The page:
How to Use Custom Files as Modules in Nodejs

#javascript , #node , #webdev , #tutorial

There are quite a few cases where you can benefit from importing an arbitrary file directly: in universal apps, tests, or simply to avoid boilerplate. Good news: you don’t need Babel, Webpack, or anything else for it.

For this tutorial, we’ll make a server that will render a static HTML page with CSS styles, loaded as modules.

Create a CSS file:

echo 'html{background:teal;color:white;}' >> styles.css

An HTML template:

echo '<!DOCTYPE html>
<html lang="en">
  <head>
    <meta charset="UTF-8" />
    <meta http-equiv="X-UA-Compatible" content="IE=edge" />
    <meta name="viewport" content="width=device-width, initial-scale=1.0" />
    <title>Example</title>
  </head>
  <body>
    Is background teal?
  </body>
</html>' >> template.html

And a server to render the result:

// index.js
const http = require("http");
const template = require("./template.html");
const css = require("./styles.css");
const html = template.replace("</head>", "<style>" + css + "</style></head>");

const server = new http.Server((_req, res) => {
  res.setHeader("content-type", "text/html");
  res.end(html);
});

server.listen(0, () => {
  console.info(
    `Server is listening on http://localhost:${server.address().port}`
  );
});

If you try running this file now you’ll get an error:

node index
template.html:1
<!DOCTYPE html>
^

SyntaxError: Unexpected token '<'

To fix it we are going to tell NodeJS how to handle these extensions. Prepare to be amazed because all the code we need is:

// hook.js
const Module = require("module");
const fs = require("fs");

const resolveTextFile = function (module, path) {
  const content = fs.readFileSync(path).toString();
  module.exports = content;
};

Module._extensions[".html"] = resolveTextFile;
Module._extensions[".css"] = resolveTextFile;

Now we can start the server like this:

node -r ./hook index
# Server is listening on http://localhost:<random_port>

Follow the link and you should see the HTML page with proper styles:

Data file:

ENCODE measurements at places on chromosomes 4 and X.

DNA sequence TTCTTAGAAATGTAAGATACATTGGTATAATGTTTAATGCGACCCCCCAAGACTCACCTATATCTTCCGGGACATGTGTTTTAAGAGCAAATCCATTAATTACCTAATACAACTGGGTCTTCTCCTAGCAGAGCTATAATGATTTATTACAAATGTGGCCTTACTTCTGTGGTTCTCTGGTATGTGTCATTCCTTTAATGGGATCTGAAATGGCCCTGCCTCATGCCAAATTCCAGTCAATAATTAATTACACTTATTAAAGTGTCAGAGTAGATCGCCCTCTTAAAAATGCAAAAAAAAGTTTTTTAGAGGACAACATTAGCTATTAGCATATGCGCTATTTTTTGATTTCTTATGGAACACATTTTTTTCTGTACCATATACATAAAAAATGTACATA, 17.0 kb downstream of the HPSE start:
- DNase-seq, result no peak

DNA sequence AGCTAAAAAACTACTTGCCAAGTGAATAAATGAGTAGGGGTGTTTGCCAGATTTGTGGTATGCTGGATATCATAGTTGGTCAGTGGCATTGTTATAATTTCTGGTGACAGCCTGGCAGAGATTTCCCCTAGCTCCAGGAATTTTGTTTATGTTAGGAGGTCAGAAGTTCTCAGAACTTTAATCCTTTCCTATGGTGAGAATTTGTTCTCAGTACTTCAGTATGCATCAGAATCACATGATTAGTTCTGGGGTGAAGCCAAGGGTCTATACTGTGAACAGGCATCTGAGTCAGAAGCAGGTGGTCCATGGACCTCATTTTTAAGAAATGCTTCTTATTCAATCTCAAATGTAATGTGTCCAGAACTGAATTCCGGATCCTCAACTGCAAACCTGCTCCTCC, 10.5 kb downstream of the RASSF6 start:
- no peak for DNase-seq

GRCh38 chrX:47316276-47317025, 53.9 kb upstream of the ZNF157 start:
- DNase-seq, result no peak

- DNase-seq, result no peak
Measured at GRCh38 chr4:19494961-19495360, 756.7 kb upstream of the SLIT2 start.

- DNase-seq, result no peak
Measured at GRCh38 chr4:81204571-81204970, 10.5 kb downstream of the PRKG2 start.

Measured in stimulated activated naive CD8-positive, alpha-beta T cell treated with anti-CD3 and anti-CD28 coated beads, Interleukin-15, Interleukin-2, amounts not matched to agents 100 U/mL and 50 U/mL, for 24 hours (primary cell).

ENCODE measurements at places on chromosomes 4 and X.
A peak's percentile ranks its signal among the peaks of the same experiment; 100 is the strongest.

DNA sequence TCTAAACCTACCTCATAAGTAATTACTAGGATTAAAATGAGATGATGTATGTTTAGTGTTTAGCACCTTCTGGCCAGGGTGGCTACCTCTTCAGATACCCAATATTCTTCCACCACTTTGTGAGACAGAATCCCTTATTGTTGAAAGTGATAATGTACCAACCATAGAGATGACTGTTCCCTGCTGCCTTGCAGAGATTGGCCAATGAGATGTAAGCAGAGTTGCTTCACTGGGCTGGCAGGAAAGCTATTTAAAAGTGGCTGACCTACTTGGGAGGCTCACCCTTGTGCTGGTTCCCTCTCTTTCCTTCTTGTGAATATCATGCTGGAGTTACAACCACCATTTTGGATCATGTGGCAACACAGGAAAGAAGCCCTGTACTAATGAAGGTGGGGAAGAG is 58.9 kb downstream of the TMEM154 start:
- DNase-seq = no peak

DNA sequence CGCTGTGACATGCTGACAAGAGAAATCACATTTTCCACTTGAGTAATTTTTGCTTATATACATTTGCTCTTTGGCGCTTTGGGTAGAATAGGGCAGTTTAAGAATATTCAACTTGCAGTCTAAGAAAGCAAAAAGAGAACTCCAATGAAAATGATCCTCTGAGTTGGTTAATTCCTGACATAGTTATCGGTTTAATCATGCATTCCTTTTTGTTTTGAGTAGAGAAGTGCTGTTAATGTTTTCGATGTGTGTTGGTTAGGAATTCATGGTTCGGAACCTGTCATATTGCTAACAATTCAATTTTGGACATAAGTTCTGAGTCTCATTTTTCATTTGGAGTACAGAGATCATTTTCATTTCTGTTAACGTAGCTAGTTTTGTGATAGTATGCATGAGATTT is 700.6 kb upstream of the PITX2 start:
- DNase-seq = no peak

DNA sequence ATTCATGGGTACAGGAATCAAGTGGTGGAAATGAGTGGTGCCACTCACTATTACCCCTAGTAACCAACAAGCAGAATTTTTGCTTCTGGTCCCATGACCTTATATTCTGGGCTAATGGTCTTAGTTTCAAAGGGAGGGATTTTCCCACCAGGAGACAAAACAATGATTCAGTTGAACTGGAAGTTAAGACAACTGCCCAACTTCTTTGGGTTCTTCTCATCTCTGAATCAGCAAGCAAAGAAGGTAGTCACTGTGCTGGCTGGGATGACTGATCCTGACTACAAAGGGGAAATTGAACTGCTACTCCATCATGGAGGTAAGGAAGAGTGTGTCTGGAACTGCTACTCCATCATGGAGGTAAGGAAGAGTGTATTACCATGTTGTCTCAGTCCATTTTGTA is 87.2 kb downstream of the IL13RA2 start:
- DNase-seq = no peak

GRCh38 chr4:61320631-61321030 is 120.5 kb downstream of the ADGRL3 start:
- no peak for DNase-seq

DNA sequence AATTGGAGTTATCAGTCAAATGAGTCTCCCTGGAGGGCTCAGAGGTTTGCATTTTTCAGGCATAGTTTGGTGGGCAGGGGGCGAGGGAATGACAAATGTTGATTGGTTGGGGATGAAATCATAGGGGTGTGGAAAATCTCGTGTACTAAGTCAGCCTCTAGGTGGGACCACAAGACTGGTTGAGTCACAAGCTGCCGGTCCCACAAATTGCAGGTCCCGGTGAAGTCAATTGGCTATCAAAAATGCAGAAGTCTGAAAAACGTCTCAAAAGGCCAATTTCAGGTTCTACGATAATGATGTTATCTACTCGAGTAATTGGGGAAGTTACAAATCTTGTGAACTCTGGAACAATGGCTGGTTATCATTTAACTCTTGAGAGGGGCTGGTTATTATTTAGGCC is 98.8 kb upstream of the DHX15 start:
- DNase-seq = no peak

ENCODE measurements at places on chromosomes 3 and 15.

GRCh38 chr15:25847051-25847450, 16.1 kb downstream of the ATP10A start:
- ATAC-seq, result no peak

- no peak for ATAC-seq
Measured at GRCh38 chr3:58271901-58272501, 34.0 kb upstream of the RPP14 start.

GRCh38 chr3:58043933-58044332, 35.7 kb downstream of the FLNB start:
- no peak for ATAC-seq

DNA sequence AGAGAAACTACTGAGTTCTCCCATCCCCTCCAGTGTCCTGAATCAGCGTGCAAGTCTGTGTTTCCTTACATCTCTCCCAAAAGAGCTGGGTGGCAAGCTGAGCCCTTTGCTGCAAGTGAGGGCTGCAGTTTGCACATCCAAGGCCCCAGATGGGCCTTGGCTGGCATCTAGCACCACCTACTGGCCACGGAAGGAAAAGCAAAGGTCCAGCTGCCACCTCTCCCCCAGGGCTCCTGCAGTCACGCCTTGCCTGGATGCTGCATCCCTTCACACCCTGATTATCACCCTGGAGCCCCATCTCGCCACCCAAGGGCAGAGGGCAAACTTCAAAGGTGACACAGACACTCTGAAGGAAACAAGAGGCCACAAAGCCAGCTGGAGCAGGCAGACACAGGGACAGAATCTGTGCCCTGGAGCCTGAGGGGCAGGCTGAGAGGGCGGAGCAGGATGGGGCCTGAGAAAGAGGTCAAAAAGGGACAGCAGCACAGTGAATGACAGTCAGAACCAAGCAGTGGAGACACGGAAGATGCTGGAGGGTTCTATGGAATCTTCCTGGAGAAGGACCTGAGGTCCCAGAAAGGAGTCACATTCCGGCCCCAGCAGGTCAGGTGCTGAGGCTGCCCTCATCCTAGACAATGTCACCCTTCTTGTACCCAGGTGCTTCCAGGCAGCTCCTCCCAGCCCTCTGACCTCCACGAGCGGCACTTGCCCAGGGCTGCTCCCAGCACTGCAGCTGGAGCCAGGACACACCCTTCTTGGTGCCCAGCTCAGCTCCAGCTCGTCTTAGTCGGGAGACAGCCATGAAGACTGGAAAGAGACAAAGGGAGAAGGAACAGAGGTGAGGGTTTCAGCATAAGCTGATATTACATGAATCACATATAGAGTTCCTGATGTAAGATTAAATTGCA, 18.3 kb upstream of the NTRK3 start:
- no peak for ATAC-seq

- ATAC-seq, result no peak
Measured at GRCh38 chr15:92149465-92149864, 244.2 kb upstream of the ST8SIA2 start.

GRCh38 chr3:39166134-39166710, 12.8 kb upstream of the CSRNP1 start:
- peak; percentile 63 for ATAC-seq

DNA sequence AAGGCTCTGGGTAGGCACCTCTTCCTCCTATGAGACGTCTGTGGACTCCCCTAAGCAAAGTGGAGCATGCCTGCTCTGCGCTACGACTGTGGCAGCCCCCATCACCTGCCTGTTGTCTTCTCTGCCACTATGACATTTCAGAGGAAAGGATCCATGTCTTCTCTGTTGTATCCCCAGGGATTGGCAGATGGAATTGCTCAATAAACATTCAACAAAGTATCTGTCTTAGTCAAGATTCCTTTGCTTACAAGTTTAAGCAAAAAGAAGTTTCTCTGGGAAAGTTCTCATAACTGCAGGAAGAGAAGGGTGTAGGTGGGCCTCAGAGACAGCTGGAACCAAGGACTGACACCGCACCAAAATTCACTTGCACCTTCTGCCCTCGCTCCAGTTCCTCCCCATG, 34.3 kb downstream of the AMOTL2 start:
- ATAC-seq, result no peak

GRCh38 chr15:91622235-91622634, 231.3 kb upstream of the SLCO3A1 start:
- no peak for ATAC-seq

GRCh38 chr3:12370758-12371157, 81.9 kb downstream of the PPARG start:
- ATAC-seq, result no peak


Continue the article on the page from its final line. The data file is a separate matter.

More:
HTML page saying “Is background teal?” with white letters on a teal background

Note: If you have any troubles running this example, try using NodeJS v14.5.0.

By the way, you can add require('./hook') directly at the beginning of index.js instead of using -r or --require command-line argument.

What about ECMAScript Modules?

Great question! ECMAScript modules support in NodeJS is still unstable, meaning that it might drastically change in the future, but as for February 2021 we can load custom modules with node --experimental-loader <filename>.

My ECMAScript server module looks like this:

// index.mjs
import http from "http";
import template from "./template.html";
import css from "./styles.css";

const html = template.replace("</head>", "<style>" + css + "</style></head>");

const server = new http.Server((_req, res) => {
  res.setHeader("content-type", "text/html");
  res.end(html);
});

server.listen(0, () => {
  console.info(
    `Server module is listening on http://localhost:${server.address().port}`
  );
});

And the experimental loader is as follows:

// loader.mjs
import { URL, pathToFileURL } from "url";

const baseURL = pathToFileURL(`${process.cwd()}/`).href;

// css styles or html files
const extensionsRegex = /\.(html|css)$/;

export function resolve(specifier, context, defaultResolve) {
  const { parentURL = baseURL } = context;

  // Node.js normally errors on unknown file extensions, so return a URL for
  // specifiers ending in the specified file extensions.
  if (extensionsRegex.test(specifier)) {
    return {